What type of skincare routine should I follow for my skin type?

Caring for your skin is much simpler when you know which products to use. That’s one reason skin type is so important—it’s your personal guide to beauty products. Here are skincare recommendations based on skin type:


Normal skin is generally easier to maintain, but it still requires routine skincare and protection. A consistent skincare routine to maintain normal skin should include cleansing and moisturizing daily, but there are many products to choose from.

Pro tip: Keep it simple! Daily sunscreen* is the most essential aspect of a skincare routine for normal skin. Use a broad-spectrum sunscreen with SPF 30 or higher, even if it’s overcast or rainy. Sunscreen is your best protection against signs of aging and dry or damaged skin.

We recommend our broad-spectrum SPF 30 sunscreen. It’s a mineral sunscreen formulated to melt into your skin while minimizing white cast. And, it’s designed for acne-prone or sensitive skin.


Ingredients are the most important for sensitive skin. People with sensitive skin are prone to irritation, so avoid added fragrances, dyes, or other potential irritants. When in doubt, perform a patch test before starting a new product. Use gentle cleansers, rich moisturizers, and plenty of sunscreen. It may also help to avoid hot showers, bar soap, harsh astringents, and exfoliants.

If you have dry, sensitive skin, a barrier balm may be your new best friend. This versatile, non-greasy treatment protects sensitive skin from irritation while promoting a healthy skin barrier. Curology’s non-comedogenic Barrier Balm combines humectants, occlusives, and emollients to leave your skin feeling moisturized and soft.


Skincare for this type should focus on bringing moisture to the skin’s surface and keeping it there with humectants and emollients—even if it's acne-prone skin. Occlusives, such as petrolatum, may be necessary for extremely dry skin.³

Key ingredients include hyaluronic acid, glycerin, aloe, shea butter, squalene, and allantoin. Hyaluronic acid attracts waterto the skin’s surface to keep it looking plump and hydrated. Allantoin will seal in moisture and protect skin barrier function. Squalane is a natural antioxidant and may help boost the effectiveness of other ingredients. Glycerin, aloe, and shea butter all hydrate and moisturize. You can try our Cream Moisturizer (aka the Rich Moisturizer) that contains all of these ingredients!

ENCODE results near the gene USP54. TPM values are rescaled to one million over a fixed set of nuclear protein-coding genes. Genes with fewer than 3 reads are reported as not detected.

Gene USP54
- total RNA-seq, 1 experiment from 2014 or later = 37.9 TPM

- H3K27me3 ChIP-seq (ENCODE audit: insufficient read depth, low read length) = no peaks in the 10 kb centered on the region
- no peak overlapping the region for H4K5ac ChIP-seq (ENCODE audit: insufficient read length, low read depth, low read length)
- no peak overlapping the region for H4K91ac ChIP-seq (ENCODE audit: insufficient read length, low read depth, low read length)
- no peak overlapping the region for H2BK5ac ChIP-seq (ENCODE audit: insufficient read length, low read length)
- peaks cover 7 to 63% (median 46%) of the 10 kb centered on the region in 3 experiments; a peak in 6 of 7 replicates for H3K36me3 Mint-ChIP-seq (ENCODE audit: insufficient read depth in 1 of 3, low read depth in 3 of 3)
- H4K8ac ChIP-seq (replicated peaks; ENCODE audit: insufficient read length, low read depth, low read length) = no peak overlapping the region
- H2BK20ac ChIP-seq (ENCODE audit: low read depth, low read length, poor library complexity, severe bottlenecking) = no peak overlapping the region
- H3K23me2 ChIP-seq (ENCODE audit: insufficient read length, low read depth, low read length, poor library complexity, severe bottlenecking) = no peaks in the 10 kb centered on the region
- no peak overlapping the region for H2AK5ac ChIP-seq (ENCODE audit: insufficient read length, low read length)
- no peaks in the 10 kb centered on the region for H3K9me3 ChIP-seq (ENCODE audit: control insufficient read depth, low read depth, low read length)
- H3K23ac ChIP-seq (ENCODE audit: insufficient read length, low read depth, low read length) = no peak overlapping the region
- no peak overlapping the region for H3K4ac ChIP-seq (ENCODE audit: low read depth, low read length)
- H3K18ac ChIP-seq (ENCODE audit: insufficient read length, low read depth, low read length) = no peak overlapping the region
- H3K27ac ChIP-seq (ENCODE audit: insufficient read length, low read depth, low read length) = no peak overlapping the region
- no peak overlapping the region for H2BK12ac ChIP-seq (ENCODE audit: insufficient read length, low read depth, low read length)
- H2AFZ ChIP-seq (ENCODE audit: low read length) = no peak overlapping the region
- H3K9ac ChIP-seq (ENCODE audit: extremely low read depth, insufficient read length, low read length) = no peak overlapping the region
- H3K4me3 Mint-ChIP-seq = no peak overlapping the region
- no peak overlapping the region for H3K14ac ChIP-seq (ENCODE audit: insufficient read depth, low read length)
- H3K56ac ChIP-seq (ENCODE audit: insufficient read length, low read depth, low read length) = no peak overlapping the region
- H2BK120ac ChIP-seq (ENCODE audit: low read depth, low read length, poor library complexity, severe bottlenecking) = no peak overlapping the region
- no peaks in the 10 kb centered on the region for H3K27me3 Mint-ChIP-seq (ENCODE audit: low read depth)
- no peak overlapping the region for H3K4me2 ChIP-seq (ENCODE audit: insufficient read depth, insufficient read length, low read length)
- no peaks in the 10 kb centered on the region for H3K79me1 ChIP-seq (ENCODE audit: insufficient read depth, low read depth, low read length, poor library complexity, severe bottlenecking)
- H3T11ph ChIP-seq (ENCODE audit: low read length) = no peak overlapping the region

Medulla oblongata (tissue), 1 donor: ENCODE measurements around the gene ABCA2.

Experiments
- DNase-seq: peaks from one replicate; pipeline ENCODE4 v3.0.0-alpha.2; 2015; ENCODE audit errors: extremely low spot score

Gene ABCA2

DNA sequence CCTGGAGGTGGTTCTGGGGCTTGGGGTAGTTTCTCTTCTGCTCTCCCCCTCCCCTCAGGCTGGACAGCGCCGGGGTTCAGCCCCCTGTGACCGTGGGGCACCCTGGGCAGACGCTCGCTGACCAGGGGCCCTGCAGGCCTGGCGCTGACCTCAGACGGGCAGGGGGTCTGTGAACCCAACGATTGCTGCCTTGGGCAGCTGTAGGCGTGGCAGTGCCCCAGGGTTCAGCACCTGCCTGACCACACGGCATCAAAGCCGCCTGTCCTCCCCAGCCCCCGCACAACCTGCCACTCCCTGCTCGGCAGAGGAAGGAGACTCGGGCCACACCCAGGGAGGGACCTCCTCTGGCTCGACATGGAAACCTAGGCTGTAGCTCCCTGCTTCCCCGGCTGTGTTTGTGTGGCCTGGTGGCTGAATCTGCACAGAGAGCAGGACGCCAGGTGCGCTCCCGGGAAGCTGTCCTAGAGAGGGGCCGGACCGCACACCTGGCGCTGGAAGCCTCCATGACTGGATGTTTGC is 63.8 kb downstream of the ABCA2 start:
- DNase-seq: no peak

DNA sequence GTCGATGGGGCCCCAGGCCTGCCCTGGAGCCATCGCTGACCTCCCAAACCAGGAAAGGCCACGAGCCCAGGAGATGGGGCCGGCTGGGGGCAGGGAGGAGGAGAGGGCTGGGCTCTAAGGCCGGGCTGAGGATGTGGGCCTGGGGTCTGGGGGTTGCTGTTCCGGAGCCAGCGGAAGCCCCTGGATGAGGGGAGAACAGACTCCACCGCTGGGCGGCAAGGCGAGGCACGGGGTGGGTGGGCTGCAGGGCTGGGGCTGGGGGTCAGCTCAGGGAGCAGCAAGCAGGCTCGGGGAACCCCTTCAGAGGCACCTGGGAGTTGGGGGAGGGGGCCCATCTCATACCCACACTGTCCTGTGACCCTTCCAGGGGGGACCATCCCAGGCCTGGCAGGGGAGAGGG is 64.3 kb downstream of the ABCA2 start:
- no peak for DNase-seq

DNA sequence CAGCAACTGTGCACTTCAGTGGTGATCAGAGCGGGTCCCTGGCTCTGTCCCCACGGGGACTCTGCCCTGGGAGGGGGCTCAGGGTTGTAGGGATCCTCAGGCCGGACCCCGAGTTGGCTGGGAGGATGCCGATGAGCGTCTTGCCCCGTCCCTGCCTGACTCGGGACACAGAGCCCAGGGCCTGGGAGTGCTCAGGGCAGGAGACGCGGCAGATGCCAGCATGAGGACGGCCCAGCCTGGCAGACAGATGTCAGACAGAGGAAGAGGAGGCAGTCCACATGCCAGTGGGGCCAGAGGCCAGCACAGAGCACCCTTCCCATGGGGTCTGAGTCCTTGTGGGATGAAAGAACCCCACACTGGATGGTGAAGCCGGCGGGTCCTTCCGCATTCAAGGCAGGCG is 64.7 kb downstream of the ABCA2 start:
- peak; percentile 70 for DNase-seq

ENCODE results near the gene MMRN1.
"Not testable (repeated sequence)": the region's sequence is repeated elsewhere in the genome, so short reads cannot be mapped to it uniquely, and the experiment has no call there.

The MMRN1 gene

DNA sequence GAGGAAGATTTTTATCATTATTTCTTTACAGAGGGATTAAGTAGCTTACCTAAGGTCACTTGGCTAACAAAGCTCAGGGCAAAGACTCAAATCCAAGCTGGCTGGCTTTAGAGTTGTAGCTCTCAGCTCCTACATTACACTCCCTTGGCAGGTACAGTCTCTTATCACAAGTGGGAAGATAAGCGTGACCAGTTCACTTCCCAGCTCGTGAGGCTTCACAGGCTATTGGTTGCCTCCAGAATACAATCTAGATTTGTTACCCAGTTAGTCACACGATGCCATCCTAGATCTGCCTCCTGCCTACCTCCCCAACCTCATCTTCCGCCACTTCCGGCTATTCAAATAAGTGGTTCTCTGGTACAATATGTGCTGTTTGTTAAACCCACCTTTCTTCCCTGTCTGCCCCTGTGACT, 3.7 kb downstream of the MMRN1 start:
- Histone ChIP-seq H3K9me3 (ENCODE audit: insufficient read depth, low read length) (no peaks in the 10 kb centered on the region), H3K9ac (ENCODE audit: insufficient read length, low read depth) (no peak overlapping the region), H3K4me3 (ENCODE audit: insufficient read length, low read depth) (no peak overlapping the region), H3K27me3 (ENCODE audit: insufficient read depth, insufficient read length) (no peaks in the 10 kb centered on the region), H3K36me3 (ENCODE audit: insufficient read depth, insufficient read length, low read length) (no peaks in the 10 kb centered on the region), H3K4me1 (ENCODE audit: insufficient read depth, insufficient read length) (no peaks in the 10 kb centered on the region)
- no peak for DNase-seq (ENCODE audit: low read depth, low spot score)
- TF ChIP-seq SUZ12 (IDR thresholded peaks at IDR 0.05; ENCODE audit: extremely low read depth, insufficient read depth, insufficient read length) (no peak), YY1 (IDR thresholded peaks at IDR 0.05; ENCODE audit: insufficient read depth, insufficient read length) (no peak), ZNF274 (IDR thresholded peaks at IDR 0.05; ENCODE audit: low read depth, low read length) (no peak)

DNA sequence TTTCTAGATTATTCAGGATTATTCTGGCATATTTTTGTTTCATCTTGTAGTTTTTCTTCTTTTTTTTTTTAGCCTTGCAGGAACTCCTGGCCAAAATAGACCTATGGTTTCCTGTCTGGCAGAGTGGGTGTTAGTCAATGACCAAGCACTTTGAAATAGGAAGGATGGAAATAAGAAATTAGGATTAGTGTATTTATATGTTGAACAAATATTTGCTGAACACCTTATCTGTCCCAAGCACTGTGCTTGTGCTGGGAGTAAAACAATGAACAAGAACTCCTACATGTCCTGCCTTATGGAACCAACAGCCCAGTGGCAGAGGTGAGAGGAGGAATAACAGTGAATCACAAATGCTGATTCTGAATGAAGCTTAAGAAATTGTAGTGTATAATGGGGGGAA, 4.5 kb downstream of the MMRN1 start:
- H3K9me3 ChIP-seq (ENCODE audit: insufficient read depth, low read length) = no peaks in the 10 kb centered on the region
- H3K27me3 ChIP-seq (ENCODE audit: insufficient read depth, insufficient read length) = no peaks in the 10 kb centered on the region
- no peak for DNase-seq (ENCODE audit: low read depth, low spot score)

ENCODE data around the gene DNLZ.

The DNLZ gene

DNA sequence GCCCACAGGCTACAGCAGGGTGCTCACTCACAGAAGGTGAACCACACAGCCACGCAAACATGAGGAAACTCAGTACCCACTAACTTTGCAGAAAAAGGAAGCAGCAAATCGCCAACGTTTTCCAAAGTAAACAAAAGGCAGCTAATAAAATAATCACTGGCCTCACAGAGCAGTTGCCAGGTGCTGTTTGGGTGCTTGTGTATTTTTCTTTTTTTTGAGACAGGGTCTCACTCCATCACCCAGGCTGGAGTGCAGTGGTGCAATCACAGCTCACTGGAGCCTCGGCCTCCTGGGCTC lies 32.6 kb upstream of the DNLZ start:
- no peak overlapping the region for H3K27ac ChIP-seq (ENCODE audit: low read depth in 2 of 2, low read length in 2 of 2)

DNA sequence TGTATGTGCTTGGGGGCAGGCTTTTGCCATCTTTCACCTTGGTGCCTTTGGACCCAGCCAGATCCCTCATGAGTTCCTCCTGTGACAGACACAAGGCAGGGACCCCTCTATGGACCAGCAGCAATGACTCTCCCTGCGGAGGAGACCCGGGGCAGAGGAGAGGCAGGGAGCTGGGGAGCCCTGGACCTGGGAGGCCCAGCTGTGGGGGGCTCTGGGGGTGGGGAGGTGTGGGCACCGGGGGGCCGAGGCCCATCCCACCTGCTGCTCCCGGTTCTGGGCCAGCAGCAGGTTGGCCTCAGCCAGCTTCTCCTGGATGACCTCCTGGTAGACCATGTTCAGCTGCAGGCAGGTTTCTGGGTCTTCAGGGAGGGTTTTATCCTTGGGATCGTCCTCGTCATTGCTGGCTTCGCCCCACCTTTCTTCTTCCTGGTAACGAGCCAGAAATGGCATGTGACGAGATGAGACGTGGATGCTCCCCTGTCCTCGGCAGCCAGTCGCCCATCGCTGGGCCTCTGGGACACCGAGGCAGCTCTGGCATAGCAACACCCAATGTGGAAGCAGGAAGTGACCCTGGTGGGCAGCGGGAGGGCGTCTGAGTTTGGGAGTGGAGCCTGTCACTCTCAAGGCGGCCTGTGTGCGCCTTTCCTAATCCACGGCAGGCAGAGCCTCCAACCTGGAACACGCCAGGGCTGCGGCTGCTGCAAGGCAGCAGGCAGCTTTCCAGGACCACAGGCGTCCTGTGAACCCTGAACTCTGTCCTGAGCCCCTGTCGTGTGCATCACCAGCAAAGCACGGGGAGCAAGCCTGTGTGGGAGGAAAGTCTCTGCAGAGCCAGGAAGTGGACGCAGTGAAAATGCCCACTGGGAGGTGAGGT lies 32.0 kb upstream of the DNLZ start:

Oily skin types need nourishment and hydration from water-based products when possible.⁴ This skin type may also benefit from benzoyl peroxide, an antimicrobial that targets acne-contributing bacteria, and salicylic acid, which unclogs pores. Oily, acne-prone skin may need prescription acne treatment with topical retinoids, such as tretinoin. Curology’s Custom Formulaᴿˣ is a prescription-strength, customized acne cream that helps you bust acne with up to 3 active ingredients, like tretinoin, azelaic acid, clindamycin, and more.

Avoid pore-clogging (comedogenic) ingredients by checking product labels and cross-referencing ingredients against our cheat sheet. Use oil-free products and micellar water for cleansing. Even with oily skin, moisturizer is typically needed, and sunscreen is a must!


Proper cleansing and hydration are important to keep oil in check without overdrying. Gentle, non-drying facial cleansersfor all skin types are great for combination skin. Use gel moisturizers to reduce oiliness while hydrating the skin. And don’t forget the sunscreen! If you’re struggling with a super oily T-zone, try a product with 2% niacinamide. It can lower oil production in as little as 2–4 weeks.⁵

We recommend trying our Gel Moisturizer. This lightweight formula is dermatologist-designed to be easily absorbed into your skin. It works wonders to hydrate dry patches while not clogging pores in more acne-prone zones.

The key takeaways

  • The American Academy of Dermatology identifies 5 skin types: normal, sensitive, dry, oily, and combination.

  • Your skin type can change over time or even seasonally.

  • Determining your skin type can help you narrow down which products might be most helpful for your skin.

  • Curology can help you eliminate the guesswork from skincare with prescription-strength customized formulas to help you meet your skin goals. 

Build your skincare routine with Curology